The state of Rhode Island might not suggest the glamour of Hollywood, but unbeknown to many, the US’s smallest state does boast a sizeable movie industry, with worldwide box office hits such as 27 Dresses, Me, Myself & Irene and Underdog all shot there.

The latter title could also apply to investors’ perception of the state. As data from greenfield investment monitor fDi Markets shows, FDI inflows in the past 10 years put Rhode Island close to the bottom of the list of American states, ahead only of Hawaii, South Dakota, Alaska, Vermont, Montana and Wyoming.


States with benefits

According to Stefan Pryor, the state’s commerce secretary, Rhode Island might not yet be the most popular among investors – but this is precisely why companies seeking US expansion should take a closer look at it.

“It is an underdog state in many ways, but it represents a state where we think there is greater potential than might be offered in other jurisdictions that are more prominent – and, as a result, oversaturated,” he says.

Among the state’s main advantages over its better known rivals, according to Mr Pryor, is the lowest business tax rate in New England as well as office space at rates significantly lower than in nearby Boston, 80 kilometres from the state capital Providence.

According to Rhode Island governor Gina Raimondo, the state wants to establish itself as more than just Boston’s cheaper cousin. “Rhode Island’s advanced industries – from software to advanced manufacturing to defence – are key to our future growth,” she says.

“And we have seen big moves [in that regard] in the past 12 months,” adds Ms Raimondo, referring to projects such as a new digital office opened by multinational conglomerate GE and  submarine builder General Dynamic Electric Boat, which is adding 3000 new jobs to its facility in Quonset Point, a peninsula 33 kilometres south of Providence.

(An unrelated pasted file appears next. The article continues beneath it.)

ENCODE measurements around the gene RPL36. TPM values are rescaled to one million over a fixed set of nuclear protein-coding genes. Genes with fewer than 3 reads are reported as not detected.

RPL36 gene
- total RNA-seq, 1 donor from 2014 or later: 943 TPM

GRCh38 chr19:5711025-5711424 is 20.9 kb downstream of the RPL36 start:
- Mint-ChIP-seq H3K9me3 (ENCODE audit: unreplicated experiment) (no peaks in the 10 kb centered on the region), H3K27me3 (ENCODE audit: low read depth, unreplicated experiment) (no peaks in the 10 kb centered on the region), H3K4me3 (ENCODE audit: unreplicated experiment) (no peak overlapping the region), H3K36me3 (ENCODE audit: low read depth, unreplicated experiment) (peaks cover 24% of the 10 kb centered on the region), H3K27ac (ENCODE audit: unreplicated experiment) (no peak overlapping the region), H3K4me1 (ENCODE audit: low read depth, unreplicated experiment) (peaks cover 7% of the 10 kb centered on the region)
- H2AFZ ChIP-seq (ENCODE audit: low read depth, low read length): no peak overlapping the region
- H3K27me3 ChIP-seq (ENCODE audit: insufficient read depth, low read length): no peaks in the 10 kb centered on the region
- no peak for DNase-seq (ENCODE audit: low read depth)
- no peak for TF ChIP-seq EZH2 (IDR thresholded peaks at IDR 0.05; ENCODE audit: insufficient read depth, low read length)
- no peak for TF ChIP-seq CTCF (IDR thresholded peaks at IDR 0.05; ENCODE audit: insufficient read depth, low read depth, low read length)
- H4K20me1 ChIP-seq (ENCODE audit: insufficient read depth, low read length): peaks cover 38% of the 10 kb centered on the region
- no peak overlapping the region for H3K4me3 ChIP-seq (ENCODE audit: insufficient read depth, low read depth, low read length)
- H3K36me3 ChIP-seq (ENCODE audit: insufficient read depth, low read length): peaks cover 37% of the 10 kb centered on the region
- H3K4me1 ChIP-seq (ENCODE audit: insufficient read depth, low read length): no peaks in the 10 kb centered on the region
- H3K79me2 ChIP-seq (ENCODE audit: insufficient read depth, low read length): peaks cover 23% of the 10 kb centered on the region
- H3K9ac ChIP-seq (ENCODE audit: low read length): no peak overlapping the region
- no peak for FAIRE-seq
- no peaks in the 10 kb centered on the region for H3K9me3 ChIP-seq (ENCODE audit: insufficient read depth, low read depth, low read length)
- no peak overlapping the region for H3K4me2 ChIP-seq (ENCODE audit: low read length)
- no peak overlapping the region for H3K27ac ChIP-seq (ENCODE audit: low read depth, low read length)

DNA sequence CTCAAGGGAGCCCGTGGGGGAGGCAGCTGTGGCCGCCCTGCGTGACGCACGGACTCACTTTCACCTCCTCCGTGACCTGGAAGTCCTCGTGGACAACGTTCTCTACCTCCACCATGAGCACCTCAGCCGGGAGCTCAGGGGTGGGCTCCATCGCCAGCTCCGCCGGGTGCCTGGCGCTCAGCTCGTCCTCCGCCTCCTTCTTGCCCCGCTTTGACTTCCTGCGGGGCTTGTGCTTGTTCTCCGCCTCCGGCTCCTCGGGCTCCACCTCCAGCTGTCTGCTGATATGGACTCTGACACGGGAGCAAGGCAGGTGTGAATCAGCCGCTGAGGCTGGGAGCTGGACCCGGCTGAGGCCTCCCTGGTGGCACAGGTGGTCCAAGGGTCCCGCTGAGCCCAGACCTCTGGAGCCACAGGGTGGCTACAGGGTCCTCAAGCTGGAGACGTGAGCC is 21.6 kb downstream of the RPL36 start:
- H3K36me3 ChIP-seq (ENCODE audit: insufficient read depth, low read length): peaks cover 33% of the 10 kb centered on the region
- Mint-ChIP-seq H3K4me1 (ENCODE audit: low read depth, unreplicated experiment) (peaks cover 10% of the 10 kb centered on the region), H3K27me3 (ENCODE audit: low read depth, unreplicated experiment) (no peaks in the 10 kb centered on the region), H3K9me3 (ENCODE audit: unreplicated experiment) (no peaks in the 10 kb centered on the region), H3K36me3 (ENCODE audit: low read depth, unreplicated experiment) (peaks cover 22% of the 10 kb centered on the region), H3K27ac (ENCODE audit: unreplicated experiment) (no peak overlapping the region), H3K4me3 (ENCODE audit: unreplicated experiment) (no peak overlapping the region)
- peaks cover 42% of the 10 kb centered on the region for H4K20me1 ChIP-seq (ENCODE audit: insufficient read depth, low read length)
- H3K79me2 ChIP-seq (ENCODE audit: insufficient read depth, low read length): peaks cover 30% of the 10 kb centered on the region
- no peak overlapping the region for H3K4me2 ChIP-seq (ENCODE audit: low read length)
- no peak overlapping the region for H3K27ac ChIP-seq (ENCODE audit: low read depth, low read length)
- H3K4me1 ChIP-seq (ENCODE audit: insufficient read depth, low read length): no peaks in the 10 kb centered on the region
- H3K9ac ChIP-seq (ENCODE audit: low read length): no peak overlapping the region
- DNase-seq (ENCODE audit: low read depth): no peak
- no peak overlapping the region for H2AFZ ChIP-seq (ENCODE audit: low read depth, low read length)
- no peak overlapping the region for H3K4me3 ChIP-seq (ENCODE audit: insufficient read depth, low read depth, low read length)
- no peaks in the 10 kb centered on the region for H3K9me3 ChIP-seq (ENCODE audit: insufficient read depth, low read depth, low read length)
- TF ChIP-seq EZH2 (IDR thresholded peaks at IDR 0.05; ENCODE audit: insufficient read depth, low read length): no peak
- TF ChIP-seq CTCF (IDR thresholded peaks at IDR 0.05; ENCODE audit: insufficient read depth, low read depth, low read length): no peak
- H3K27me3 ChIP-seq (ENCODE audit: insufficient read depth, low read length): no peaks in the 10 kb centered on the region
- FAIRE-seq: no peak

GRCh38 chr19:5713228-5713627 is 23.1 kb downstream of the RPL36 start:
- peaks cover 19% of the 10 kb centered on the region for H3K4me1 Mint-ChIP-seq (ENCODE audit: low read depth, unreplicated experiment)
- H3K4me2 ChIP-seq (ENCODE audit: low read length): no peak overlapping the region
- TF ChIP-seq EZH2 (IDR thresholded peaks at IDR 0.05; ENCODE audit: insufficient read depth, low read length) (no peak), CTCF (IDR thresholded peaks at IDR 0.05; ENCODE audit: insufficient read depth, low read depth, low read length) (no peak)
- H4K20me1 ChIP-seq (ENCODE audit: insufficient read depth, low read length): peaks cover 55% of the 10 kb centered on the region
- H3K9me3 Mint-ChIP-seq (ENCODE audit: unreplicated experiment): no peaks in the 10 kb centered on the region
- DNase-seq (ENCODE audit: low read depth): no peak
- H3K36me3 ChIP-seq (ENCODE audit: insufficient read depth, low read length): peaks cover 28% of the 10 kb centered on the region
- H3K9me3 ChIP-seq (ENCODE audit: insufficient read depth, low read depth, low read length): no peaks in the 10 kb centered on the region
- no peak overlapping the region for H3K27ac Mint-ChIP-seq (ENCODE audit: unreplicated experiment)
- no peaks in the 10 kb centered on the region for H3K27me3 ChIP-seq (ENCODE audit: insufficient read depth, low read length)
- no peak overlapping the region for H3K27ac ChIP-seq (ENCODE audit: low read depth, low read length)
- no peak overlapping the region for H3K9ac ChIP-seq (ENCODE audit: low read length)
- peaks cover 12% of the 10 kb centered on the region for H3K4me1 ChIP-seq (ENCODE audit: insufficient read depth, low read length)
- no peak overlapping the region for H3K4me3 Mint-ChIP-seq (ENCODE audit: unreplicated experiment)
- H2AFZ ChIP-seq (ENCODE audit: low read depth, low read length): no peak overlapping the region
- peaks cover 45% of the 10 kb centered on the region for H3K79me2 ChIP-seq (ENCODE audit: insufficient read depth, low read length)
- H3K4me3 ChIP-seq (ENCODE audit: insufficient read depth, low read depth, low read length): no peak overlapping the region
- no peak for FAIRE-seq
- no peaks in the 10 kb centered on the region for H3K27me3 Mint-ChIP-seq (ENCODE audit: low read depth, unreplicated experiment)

International ambitions

This ambition to go beyond merely luring investments from nearby states could be seen during the trade mission taken by Rhode Island leaders to the UK in September 2016. And while British investors remain to be convinced, their Irish neighbours recently made a big bet on Rhode Island, choosing Providence to host the Ireland West International Trade Centre.

This joint initiative by western Irish trade councils aims to provide soft-landing services for companies from western Ireland looking to establish operations in the US. It was driven not so much by Rhode Island’s eagerness to establish itself as an ideal place for advanced industries, but more by its unique location.

“A key plank of the marketing and sales strategies of participating companies is to access the large Irish diaspora markets that are centred in both New York and Boston,” says John Magee, senior enterprise development officer at Mayo Local Enterprise Office.

Rhode Island’s location between these two large markets means it is the ideal location for small Irish businesses to explore the market from, he adds. Given its size, the state might never be able to attract just on its own merit. Then again, as shown by the examples of Connecticut and Delaware, proximity to economic powerhouses, combined with a favourable business climate, might be just what is needed to give the underdog sharper teeth.